How Newcastle United have played key part in astonishing success at local non-league level
The North East are champions of Wembley once again, alas not through Newcastle United (or any of the other major clubs in the region), instead it was South Shields that lifted the Vase a fortnight ago after a thumping 4-0 win, just in case you weren’t aware.
While our larger clubs suffer on and off field woes, supposed minnows like both Shields sides have seen tremendous success. The failings of Newcastle, Sunderland and Middlesbrough have all played a part in the domination of our grassroots football.
I have long given up hope of seeing the Mags in a cup final and yet I have seen ‘my team’ grab silverware under the Wembley arch in person on three occasions.
So have many other non-league patrons from the bigger Premier League/Championship fanbases. In fact, the last nine Vase finals (eight wins!) have included a team from these parts.
This is a staggering record by any means and has created a fair bit of jealousy and cattiness across the amateur and semi-pro ranks in England.
It has been claimed from such critics that the North East is only successful because teams like Whitley Bay, when at their peak, could have played at a higher level yet cynically refused promotion from the Northern League in favour of being the big fish in a small pond.
That explanation, nevertheless, ignores the general quality across our local divisions and the competitiveness that characterises each season. It also fails to account for the incredible level of support for our lower-ranked sides.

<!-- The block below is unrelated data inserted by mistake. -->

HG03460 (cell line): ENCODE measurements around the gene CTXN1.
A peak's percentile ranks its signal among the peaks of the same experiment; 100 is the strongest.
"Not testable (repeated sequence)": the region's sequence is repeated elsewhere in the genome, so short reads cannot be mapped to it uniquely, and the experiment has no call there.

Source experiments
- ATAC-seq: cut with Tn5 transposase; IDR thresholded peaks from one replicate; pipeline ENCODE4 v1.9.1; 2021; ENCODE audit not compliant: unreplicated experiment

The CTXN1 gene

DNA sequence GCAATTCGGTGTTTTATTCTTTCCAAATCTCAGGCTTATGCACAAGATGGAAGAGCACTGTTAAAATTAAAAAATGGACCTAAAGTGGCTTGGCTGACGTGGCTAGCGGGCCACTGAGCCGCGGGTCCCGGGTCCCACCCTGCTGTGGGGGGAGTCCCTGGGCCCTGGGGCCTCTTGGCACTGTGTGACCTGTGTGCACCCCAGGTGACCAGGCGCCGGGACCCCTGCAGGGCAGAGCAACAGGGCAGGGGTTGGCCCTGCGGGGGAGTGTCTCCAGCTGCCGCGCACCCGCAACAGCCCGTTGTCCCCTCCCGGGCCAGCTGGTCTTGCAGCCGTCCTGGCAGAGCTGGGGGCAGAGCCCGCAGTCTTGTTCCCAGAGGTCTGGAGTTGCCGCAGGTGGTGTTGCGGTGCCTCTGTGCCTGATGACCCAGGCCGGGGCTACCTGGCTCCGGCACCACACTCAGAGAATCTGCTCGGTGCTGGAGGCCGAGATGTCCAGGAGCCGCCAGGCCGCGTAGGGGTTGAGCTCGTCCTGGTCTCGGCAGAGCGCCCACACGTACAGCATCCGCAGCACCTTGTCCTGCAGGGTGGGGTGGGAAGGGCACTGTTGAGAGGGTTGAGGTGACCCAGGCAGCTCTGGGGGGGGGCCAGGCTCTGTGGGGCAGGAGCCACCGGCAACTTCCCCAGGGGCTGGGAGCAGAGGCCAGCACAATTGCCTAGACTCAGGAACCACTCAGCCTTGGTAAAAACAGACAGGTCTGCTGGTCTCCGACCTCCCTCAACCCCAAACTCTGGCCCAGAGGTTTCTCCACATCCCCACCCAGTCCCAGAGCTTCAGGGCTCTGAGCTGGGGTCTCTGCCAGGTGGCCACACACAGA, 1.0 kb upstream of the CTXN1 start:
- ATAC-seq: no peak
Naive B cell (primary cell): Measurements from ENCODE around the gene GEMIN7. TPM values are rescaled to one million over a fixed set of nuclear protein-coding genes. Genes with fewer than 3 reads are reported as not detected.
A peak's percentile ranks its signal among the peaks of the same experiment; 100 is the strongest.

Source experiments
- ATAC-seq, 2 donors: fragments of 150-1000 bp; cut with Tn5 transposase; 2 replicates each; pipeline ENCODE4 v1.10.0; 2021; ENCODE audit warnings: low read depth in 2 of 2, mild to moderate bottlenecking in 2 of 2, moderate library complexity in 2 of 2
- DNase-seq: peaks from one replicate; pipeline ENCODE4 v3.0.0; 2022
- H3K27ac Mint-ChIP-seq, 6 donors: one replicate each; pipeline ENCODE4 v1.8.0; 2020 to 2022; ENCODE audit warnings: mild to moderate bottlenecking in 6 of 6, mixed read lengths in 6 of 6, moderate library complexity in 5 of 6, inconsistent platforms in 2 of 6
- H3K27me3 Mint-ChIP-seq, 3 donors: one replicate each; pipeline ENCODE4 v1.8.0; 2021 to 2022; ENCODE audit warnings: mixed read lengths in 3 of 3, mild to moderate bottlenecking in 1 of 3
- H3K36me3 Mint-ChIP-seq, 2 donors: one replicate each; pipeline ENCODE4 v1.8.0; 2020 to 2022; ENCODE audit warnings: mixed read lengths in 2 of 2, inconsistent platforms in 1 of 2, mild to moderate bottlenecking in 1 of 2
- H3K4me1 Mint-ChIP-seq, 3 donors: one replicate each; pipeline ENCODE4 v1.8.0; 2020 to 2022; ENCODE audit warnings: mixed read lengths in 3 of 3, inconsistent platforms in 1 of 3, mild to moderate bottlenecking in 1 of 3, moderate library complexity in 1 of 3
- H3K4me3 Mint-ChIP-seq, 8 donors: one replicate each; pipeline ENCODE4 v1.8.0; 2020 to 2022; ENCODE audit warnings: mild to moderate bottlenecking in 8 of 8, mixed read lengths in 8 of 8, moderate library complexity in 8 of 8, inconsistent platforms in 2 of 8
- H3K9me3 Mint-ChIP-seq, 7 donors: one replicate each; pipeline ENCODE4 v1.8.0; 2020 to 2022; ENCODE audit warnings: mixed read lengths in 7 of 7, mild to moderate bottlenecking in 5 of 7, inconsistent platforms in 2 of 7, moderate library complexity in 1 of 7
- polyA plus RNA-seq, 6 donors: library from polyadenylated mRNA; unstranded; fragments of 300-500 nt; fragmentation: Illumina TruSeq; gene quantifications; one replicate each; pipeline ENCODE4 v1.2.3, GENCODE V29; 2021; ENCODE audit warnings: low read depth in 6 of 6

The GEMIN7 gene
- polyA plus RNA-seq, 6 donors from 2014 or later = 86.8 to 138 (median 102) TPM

Anyone who was at Wembley would have once again noticed the vast swathes of Shields fans (over thirteen thousand) completely outnumbering their opponents’ travelling cohort. The Mariners have big money behind their sudden success but cash means nothing without the stands full of voices.
Most of these supporters, especially the ones at regular games on the terraces, are disgruntled supporters of one of the big three clubs. It cannot be a coincidence that Sunderland’s worst season in a decade fell alongside a power shift in the Northern League south of the Tyne.
Similarly, when Newcastle’s form plummeted a couple of years ago, hordes of alienated Mags came together to back Gateshead, Morpeth, or North Shields.
Many players too, owe a debt to the larger local academies, having at one time or another been connected with them. Within the triumphant Shields squad were former NUFC trainees like Carl Finnigan and Michael Richardson, alongside ex-mackem signing Julio Arca. Next season former Newcastle player Matty Pattison joins their ranks too.
It is therefore a credit to us all that the North East is doing so well outside the 92 Football League set-up.
It is not just proof that this area has never lost its obsession with football, but also that it remains a working class network supported at all levels by committed enthusiasts.
The North East deserves its success in the Vase and should be a source of pride, even when our main loyalty is to a perennially underachieving team such as Newcastle United.
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